My Top 10 Worst War Movies

Couple Sleeping Through a Bad Movie

Couple Sleeping Through a Bad Movie

When I first heard about the new zombie movie “Osombie” I thought to myself, OK what’s worse than a movie featuring Osama Bin Laden returning from the dead? I would love to include this movie on my list of top 10 worst war films of all time but since it hasn’t yet been released, it can’t qualify, although by default, it should be near or at the top spot.

Now there may have been far worse military movies and like any other top ten list, you might disagree with me. Quite frankly (and thankfully)  I haven’t seen all of the worst war films to come out of Hollywood., but I have to admit I have seen some pretty bad ones.  Whatever it’s worth, please, allow me to present you my top 10 worst war movies of all time.

10) Invasion USA (1985):  In a classic year of movies that included “Back to the Future”, “Pritzi’s Honor” and “The Breakfast Club”, there’s also “Invasion USA”. OK I must admit I have seen my share of Chuck Norris films but this was one of his worst. Surprisingly, there was a sequel: “Avenging Force” but didn’t include Norris.

9) Windtalkers (2002): With a budget of $115 million, this Nicholas Cage movie made less than $41 millon. You can do the math to see how badly it “bombed” in theaters. The movie was directed by John Woo, who is better known for other films like “The Killer”, “Hard Boiled” and “Face/Off”.

8)Rambo III (1988):  Although the movie did very well at the box office, generating nearly $190 million worldwide, Sylvester Stallone won the Razzie award for worst actor of the year. Only a Stallone fan would disagree with this pick but as an actor, most would agree his best days are long gone. At age 65, I can’t imagine seeing Rocky or Rambo back in action.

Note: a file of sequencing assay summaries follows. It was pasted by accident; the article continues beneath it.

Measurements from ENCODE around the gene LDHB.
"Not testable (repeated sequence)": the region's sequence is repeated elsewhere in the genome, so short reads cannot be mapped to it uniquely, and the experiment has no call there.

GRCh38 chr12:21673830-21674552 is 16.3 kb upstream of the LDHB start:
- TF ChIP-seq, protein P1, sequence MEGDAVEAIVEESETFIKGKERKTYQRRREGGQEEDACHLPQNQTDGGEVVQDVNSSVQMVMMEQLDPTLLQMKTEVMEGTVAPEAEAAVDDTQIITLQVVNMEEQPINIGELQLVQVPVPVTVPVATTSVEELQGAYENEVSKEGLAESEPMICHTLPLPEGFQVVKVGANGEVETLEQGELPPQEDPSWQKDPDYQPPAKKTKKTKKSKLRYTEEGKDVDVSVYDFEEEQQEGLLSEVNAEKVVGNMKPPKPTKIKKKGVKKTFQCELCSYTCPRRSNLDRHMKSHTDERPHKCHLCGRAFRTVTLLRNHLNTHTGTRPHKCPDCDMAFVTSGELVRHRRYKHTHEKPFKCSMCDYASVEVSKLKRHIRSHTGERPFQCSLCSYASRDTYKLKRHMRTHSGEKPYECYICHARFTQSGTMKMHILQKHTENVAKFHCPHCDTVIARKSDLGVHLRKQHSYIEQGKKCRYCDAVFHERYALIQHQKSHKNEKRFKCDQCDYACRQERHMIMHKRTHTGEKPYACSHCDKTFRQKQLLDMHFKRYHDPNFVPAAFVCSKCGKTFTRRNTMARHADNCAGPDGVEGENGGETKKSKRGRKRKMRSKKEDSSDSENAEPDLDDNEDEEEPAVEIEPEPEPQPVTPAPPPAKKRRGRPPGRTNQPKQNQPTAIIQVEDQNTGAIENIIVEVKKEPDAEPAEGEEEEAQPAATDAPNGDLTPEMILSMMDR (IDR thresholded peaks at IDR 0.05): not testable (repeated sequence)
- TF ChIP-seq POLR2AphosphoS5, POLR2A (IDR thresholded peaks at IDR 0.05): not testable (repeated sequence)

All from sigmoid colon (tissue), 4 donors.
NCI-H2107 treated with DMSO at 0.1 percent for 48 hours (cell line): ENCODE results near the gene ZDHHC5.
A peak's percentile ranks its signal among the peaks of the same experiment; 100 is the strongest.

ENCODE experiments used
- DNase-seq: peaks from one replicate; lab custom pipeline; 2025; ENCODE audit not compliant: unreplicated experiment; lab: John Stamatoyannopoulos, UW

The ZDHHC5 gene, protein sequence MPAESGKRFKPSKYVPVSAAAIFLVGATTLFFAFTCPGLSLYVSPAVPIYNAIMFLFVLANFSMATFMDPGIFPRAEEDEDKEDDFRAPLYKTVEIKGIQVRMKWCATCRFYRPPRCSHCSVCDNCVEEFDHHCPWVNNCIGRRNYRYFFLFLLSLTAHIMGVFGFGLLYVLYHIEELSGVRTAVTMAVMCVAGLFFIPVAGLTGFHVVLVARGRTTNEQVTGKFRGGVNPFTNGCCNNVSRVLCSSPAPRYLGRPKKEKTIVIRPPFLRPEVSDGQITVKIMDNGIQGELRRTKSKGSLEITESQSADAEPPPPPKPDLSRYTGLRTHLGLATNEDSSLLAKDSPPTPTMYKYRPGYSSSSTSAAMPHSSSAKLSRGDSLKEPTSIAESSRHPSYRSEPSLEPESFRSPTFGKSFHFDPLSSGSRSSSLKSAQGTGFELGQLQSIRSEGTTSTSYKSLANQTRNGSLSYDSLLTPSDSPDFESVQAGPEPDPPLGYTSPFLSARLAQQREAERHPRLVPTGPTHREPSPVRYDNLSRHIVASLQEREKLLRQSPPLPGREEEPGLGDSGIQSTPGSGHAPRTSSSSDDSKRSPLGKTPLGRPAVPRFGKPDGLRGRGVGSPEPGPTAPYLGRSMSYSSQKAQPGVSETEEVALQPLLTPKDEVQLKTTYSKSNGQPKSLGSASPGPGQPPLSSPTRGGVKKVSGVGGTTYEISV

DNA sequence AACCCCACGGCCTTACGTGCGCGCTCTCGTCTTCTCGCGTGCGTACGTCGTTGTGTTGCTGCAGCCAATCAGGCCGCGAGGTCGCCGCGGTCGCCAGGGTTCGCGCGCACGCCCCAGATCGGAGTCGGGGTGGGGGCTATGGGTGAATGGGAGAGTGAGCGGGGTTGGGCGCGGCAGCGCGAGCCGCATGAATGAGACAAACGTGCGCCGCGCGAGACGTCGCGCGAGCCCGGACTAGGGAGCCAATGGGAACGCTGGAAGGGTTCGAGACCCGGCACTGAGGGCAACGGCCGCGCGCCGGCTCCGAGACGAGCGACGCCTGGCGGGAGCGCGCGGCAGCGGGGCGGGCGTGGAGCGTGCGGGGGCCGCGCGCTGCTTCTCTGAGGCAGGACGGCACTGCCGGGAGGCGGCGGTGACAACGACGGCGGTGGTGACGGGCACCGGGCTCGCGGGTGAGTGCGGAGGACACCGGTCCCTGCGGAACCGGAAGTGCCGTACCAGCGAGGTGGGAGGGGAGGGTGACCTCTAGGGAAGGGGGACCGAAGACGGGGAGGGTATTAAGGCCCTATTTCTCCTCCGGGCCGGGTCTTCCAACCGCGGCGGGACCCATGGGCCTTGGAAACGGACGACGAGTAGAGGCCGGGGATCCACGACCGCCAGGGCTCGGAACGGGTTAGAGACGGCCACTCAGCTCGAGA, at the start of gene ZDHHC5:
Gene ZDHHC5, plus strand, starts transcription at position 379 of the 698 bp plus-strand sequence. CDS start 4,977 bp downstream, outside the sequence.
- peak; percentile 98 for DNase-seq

7) Battle: Los Angeles (2011):  With decent actors like Aaron Eckhardt and Bridgette Moynahan you’d think the movie would have been better. While it was universally trashed by the top critics, moviegoers actually rated it pretty high. Thankfully in sci fi movies like this, the good guys usually win the war. Worldwide, the movie made over $200 million and don’t be surprised if there is a sequel.

6) Inchon (1982):  Based on the Battle of Inchon in 1950 during the Korean War, this box office loser had a very strong cast of actors including Laurence Olivier, Jacqueline Bisset and Toshiro Mifune, but failed miserably at the box office. The cost to produce the film was $46 million but made only $2 million in theaters and lost more money than any other movie in 1982. Not surprisingly, it won the Razzie award for worst picture of the year.

5) Hanover Street (1979): This move was so incredibly boring that I’m surprised I made it all the way through to the end. No doubt in my mind this was one of Harrison Ford’s worst films.

4) Starship Troopers (1997): I won’t be surprised if many readers totally disagree with this pick but come on, our military waging wits against giant bugs? Director Peter Verhoven has made some other bad movies including his follow up movie “Hollowman” and the equally bad “Showgirls”.

3) Ernest in the Army (1998):  Any of you remember Ernest P. Worrell? I must admit I did like some of his other comedic work on television, but I can’t imagine seeing him as a soldier in the Army. I might have more confidence in Gomer Pyle.

2) In the Army Now (1994): Pauly Shore has got to be one of the worst actors in the history of the cinema. This movie actually got a 0% rating on Rotten Tomatoes!

1) Battlefield Earth (2000): Based upon the book by Scientology guru L. Ron Hubbard, this is universally acclaimed as one of the worst movies of all time. This is fellow Scientologist John Travolta at his absolute worst and 2% rating on Rotten Tomatoes will attest to that.

Did I miss your worst? Probably so, but I actually like Steve Segal movies and I like Kate Beckensale too. But if there’s a movie I should have included, just let me know!

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Randy Yagi

Randy Yagi

Randy Yagi is a senior writer with Milpages.com. He also writes for other online media sources, including Examiner.com and CBS San Francisco. A Vietnam era veteran, he worked in management positions in both local government and academic settings. He is a graduate of San Jose State University, and possesses degrees in Economics, Digital Publishing and Web Media and Liberal Arts. He was awarded a Media Fellowship from Stanford University in October.
Randy Yagi
Randy Yagi